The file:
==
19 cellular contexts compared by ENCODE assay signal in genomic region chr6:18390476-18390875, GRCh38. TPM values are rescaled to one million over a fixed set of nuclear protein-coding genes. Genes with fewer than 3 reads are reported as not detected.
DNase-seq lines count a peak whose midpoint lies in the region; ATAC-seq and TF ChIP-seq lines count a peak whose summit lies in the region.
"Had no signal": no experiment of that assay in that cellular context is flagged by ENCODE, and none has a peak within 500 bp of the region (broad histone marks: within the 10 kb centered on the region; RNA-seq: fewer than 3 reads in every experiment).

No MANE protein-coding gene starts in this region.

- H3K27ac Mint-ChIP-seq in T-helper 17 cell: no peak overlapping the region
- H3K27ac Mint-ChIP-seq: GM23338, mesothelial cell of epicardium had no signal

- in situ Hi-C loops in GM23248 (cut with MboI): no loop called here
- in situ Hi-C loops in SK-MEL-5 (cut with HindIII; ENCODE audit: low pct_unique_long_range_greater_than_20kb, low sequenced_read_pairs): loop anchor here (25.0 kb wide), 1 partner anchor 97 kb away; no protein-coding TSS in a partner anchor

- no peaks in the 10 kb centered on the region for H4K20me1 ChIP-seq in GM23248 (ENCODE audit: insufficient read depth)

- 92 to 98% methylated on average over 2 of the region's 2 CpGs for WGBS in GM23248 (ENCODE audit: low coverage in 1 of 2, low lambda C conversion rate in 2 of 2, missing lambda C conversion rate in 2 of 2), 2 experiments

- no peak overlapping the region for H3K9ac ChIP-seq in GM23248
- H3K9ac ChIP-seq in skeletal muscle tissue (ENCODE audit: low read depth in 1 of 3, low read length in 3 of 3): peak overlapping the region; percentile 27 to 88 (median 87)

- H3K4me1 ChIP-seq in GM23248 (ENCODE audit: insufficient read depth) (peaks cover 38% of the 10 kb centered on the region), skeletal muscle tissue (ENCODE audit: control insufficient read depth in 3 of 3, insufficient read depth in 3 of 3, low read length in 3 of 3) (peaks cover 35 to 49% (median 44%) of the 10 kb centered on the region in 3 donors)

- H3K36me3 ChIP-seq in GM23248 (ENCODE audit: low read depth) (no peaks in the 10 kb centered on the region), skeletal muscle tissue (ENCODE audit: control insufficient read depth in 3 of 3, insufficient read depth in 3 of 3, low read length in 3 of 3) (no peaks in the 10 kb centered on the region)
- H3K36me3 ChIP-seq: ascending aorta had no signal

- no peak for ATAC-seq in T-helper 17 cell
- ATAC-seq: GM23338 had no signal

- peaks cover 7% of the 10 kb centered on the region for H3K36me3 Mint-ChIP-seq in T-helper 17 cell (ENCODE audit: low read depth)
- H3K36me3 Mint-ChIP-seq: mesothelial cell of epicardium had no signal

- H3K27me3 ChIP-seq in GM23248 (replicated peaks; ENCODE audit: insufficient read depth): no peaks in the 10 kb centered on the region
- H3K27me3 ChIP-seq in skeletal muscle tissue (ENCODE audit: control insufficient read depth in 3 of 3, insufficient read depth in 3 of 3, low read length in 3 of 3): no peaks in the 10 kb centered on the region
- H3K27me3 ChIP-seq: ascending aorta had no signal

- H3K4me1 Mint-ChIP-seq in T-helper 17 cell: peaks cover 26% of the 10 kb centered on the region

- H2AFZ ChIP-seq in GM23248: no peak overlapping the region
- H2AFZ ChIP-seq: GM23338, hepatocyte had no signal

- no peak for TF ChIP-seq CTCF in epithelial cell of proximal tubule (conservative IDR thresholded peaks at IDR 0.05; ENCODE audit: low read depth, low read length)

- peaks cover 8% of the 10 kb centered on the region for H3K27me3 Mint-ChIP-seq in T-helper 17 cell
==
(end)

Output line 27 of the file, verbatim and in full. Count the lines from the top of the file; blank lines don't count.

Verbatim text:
- peaks cover 8% of the 10 kb centered on the region for H3K27me3 Mint-ChIP-seq in T-helper 17 cell